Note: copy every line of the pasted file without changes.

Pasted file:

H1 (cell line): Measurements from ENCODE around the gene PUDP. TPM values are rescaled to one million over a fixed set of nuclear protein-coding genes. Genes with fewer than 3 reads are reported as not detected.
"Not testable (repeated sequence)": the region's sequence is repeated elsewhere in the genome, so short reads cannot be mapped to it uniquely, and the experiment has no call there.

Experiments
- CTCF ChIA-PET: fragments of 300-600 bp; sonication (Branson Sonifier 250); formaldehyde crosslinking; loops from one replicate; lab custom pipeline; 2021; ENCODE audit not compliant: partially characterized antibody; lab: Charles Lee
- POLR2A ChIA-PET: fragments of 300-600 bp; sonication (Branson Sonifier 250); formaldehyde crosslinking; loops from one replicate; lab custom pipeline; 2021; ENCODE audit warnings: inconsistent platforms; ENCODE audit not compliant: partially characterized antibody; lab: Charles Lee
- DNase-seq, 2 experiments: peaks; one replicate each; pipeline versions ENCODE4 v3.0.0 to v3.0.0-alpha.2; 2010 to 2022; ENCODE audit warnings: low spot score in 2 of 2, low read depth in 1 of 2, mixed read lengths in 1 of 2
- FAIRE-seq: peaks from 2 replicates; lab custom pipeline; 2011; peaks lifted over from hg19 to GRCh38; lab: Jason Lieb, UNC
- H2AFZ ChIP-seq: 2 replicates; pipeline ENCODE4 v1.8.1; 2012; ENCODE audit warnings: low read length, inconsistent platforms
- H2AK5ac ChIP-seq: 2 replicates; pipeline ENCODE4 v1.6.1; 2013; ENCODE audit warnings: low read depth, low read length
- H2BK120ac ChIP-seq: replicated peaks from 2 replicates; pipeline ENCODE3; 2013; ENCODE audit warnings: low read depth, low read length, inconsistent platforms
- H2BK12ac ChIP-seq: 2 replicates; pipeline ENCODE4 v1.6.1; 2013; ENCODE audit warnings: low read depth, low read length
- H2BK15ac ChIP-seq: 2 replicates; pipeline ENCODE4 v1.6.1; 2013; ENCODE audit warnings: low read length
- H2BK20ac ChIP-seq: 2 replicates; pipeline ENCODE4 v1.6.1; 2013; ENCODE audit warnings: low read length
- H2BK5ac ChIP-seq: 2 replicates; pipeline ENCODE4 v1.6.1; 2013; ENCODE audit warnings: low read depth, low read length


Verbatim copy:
H1 (cell line): Measurements from ENCODE around the gene PUDP. TPM values are rescaled to one million over a fixed set of nuclear protein-coding genes. Genes with fewer than 3 reads are reported as not detected.
"Not testable (repeated sequence)": the region's sequence is repeated elsewhere in the genome, so short reads cannot be mapped to it uniquely, and the experiment has no call there.

Experiments
- CTCF ChIA-PET: fragments of 300-600 bp; sonication (Branson Sonifier 250); formaldehyde crosslinking; loops from one replicate; lab custom pipeline; 2021; ENCODE audit not compliant: partially characterized antibody; lab: Charles Lee
- POLR2A ChIA-PET: fragments of 300-600 bp; sonication (Branson Sonifier 250); formaldehyde crosslinking; loops from one replicate; lab custom pipeline; 2021; ENCODE audit warnings: inconsistent platforms; ENCODE audit not compliant: partially characterized antibody; lab: Charles Lee
- DNase-seq, 2 experiments: peaks; one replicate each; pipeline versions ENCODE4 v3.0.0 to v3.0.0-alpha.2; 2010 to 2022; ENCODE audit warnings: low spot score in 2 of 2, low read depth in 1 of 2, mixed read lengths in 1 of 2
- FAIRE-seq: peaks from 2 replicates; lab custom pipeline; 2011; peaks lifted over from hg19 to GRCh38; lab: Jason Lieb, UNC
- H2AFZ ChIP-seq: 2 replicates; pipeline ENCODE4 v1.8.1; 2012; ENCODE audit warnings: low read length, inconsistent platforms
- H2AK5ac ChIP-seq: 2 replicates; pipeline ENCODE4 v1.6.1; 2013; ENCODE audit warnings: low read depth, low read length
- H2BK120ac ChIP-seq: replicated peaks from 2 replicates; pipeline ENCODE3; 2013; ENCODE audit warnings: low read depth, low read length, inconsistent platforms
- H2BK12ac ChIP-seq: 2 replicates; pipeline ENCODE4 v1.6.1; 2013; ENCODE audit warnings: low read depth, low read length
- H2BK15ac ChIP-seq: 2 replicates; pipeline ENCODE4 v1.6.1; 2013; ENCODE audit warnings: low read length
- H2BK20ac ChIP-seq: 2 replicates; pipeline ENCODE4 v1.6.1; 2013; ENCODE audit warnings: low read length
- H2BK5ac ChIP-seq: 2 replicates; pipeline ENCODE4 v1.6.1; 2013; ENCODE audit warnings: low read depth, low read length